The #YearOfStitch was born out of wanting to teach myself other embroidery stitches and really focusing on the myriad of applications. I also started weaving. I’m crazy about fiber. I get it. It gets me. We get along. Now I self identify as a fiber artist. It’s empowering.
What are the symbolic meanings to you of the fiber arts? These are traditionally female art forms you how does that influence you (if it does) as you turn that on it’s head in a way, with your serious or subversive messages that you put into your work?
That is what I love most about fiber arts. I love its rich history as a female dominated art form. Not only that, but the community aspect of fiber arts for women; it was/is rarely done alone. The majority of the work that I do is “non-traditional” in terms of content. I feel fortunate to be able to use this medium to talk about politics and social justice freely. I feel like I owe it to the women who came before me who couldn’t.
You have lots of tutorials on your website, do you have specific goals about spreading the good word about stitching, or specific people you want to reach?
Everyone! While I used to think that one of our biggest cultural challenge in the US was work/live balance (or however you might describe how you prioritize your values around your time and energy) I now believe that a bigger challenge is emerging that requires illumination and conversation and that is around finding a digital/analog balance.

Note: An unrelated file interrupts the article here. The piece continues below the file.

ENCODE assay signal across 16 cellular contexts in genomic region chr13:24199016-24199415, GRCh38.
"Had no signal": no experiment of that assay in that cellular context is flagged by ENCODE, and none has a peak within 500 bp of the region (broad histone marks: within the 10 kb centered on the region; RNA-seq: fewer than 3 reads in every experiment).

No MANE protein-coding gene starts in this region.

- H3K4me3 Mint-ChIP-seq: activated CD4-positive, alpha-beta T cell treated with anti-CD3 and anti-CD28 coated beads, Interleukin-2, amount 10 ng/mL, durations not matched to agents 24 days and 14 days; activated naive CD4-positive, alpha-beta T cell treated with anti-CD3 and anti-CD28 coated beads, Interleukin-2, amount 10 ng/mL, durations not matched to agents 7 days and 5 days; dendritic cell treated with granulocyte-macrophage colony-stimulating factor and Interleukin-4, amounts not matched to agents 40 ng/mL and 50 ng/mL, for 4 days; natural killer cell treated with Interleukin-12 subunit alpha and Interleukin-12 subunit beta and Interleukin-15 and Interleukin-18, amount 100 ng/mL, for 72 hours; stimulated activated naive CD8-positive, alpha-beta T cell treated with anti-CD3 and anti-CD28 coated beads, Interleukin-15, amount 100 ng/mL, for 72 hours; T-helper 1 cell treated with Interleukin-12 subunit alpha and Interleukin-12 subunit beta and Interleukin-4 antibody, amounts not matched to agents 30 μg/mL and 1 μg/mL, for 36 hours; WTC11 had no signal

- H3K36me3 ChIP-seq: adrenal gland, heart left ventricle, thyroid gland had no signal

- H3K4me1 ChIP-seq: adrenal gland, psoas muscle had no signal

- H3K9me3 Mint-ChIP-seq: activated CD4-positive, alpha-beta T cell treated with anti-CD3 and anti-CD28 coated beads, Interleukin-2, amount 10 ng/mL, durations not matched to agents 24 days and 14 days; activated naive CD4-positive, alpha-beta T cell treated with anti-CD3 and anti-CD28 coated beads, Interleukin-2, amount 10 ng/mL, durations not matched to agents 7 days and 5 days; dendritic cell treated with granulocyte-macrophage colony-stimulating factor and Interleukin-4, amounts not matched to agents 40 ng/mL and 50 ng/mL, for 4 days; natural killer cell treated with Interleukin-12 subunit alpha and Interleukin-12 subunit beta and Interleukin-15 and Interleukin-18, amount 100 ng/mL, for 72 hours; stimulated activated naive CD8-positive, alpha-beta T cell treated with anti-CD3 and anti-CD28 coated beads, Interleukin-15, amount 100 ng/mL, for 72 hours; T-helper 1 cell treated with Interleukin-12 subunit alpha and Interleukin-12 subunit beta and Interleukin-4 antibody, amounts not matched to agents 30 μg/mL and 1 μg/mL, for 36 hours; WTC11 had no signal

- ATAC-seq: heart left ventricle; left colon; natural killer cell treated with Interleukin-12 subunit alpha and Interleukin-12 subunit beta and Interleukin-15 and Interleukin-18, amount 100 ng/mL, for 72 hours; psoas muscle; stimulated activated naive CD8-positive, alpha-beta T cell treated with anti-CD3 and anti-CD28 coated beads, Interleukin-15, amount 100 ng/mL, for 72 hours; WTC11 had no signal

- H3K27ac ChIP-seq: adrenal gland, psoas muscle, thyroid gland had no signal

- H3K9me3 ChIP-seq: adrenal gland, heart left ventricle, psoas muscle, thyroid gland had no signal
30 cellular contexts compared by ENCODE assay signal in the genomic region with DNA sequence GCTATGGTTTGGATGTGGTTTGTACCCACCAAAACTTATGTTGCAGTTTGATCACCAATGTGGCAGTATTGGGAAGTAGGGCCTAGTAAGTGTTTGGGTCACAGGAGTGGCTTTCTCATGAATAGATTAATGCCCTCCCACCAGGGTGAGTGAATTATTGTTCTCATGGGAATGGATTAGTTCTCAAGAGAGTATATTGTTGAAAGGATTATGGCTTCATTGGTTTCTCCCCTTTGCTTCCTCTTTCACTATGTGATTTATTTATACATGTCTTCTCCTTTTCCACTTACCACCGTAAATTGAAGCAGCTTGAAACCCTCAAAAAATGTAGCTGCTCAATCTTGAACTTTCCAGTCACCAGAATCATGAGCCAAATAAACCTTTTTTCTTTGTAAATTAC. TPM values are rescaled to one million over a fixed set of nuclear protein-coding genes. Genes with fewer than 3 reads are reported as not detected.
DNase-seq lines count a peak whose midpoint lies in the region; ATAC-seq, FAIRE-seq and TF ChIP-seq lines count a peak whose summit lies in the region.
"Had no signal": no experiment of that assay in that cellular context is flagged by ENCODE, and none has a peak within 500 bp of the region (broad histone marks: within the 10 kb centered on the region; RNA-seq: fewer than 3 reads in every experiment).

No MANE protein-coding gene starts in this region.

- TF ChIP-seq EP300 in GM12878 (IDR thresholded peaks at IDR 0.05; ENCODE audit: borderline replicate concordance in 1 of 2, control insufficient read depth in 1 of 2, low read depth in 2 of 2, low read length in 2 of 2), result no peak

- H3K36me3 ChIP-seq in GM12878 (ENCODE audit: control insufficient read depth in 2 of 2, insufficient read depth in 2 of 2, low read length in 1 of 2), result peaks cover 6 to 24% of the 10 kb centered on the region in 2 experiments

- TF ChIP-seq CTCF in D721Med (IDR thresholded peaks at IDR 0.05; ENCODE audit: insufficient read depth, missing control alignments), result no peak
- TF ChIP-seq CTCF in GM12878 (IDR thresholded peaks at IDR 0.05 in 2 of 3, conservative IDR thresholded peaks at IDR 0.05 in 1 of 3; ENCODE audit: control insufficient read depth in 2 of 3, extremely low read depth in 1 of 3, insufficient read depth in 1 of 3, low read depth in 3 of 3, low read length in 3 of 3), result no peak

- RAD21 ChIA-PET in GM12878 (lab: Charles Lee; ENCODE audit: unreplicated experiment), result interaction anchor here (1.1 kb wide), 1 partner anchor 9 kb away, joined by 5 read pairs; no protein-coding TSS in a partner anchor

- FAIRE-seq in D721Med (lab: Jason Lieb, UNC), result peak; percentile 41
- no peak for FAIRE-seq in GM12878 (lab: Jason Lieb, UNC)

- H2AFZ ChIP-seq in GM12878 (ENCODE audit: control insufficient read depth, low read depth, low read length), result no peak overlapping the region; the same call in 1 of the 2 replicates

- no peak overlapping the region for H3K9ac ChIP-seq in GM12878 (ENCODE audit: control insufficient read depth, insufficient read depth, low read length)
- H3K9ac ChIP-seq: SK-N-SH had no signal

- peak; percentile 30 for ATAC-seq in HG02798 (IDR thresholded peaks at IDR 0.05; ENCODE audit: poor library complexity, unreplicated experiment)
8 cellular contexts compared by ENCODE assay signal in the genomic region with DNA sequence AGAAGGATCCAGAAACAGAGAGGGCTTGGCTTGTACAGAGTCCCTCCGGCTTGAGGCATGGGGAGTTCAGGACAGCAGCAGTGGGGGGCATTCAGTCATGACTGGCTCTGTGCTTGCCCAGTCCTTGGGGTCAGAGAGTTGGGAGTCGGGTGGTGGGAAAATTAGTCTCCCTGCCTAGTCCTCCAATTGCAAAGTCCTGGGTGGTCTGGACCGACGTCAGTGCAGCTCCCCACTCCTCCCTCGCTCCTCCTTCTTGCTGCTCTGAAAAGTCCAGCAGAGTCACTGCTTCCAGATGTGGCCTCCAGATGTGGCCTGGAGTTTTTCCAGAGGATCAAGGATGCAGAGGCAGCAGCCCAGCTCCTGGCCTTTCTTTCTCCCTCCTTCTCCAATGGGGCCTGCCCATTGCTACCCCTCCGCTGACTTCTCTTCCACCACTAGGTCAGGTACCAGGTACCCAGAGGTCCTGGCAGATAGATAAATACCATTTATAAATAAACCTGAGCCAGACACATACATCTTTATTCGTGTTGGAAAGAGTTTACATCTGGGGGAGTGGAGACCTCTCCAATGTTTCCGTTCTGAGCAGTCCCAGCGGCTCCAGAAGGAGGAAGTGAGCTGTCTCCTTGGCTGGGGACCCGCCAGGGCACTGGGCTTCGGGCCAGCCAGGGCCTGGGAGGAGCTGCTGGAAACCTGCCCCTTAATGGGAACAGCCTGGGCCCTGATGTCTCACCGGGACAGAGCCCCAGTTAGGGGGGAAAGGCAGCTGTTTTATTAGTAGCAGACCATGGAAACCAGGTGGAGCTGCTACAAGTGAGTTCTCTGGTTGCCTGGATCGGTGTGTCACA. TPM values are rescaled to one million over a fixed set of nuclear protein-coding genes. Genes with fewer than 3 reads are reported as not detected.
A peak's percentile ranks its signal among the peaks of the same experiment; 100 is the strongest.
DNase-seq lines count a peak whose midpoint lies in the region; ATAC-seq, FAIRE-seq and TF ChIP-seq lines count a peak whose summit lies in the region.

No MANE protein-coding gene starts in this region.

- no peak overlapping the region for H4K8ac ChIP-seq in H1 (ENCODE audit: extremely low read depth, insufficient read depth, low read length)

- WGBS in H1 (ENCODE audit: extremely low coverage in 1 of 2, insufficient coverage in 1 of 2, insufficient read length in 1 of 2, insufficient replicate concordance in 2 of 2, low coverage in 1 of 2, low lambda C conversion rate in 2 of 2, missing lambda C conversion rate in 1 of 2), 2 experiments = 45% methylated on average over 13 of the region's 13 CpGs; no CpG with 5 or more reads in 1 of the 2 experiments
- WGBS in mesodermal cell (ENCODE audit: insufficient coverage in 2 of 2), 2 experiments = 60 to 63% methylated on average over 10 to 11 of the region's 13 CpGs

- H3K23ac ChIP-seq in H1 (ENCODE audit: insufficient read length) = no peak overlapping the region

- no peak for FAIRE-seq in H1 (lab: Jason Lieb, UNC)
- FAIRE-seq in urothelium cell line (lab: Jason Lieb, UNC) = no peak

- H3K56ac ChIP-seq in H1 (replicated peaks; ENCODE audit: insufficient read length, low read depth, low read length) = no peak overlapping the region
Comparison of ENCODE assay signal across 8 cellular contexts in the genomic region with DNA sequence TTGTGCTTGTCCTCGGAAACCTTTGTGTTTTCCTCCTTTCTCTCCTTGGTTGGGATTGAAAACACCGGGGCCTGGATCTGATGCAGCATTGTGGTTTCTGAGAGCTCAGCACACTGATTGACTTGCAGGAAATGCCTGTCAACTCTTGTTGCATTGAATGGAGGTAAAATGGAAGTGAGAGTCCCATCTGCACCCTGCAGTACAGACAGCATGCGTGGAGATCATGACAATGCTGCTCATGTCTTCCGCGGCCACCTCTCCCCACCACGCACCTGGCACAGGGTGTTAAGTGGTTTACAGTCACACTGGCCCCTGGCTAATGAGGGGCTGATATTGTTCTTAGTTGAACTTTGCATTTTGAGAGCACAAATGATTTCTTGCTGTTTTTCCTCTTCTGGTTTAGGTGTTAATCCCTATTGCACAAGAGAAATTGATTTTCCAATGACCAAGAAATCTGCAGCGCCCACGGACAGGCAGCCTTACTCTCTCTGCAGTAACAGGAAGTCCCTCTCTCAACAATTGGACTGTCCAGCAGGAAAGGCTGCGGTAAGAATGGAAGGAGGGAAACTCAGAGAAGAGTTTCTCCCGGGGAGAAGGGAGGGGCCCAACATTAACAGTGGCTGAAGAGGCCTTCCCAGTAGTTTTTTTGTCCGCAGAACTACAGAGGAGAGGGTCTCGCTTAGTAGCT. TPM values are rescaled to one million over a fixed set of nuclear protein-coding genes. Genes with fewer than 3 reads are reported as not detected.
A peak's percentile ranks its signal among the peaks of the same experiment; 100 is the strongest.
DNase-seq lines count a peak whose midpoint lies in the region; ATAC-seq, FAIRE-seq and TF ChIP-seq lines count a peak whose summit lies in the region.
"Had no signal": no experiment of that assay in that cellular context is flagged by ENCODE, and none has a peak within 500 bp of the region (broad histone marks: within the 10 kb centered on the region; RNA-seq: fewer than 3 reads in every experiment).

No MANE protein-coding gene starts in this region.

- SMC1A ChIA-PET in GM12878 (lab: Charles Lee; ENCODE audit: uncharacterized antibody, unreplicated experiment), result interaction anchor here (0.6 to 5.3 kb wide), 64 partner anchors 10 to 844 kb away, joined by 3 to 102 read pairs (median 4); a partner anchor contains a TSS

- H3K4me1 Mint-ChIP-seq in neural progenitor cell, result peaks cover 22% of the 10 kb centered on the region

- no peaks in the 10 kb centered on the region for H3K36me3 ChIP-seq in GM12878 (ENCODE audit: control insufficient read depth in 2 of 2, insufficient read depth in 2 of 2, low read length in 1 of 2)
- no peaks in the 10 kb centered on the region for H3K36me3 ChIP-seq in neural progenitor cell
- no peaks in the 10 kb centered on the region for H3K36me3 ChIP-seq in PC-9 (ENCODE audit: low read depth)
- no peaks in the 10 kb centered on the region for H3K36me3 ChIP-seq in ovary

I want everyone to spend time away from social media, from computers, from devices, from TV and allow their brain some peace. Allow their hands to work differently. Allow their creativity to grow. I believe you can heal through art. Embroidery and weaving are slow, methodical and require attention and intention. When I stitch or weave I am in active meditation.
That said, stitching requires very little financial investment and it’s easy to learn how to do. It’s accessible. I want everyone to play with needles!
Anything I didn’t ask that you wish I had?
I would love to spread the word about my End Gun Violence community craftivism project that is going on. Click here to learn more.
I’m inviting fiber artists to stitch (or knit, or crochet, or felt, or weave or whatever) guns and send them to me. I have shared a free cross stitch pattern for folks who want to use that but I’ll happily accept any fiber art guns.
Guns are the tools that are currently being used to release the hate and rage and anger and sadness and fear and frustration that is growing in our world. They are both the object and the symbol.
I am tired of prayers and thoughts and art and thinking without action. The pieces that are being created and sent to me from all over the world will be displayed but they will also be sold, with every penny going to support Project FIRE. These guns can become a symbol but also a tool to support young people injured by gun violence with their recovery.
Project FIRE (Fearless Initiative for Recovery and Empowerment) is an artist development employment program that offers healing through glass blowing to youth injured by gun violence in Chicago. Project FIRE combines glass arts education, mentoring and trauma psycho-education in order to support trauma recovery and create employment opportunities for young people who have been shot or witnessed the homicide of a loved one.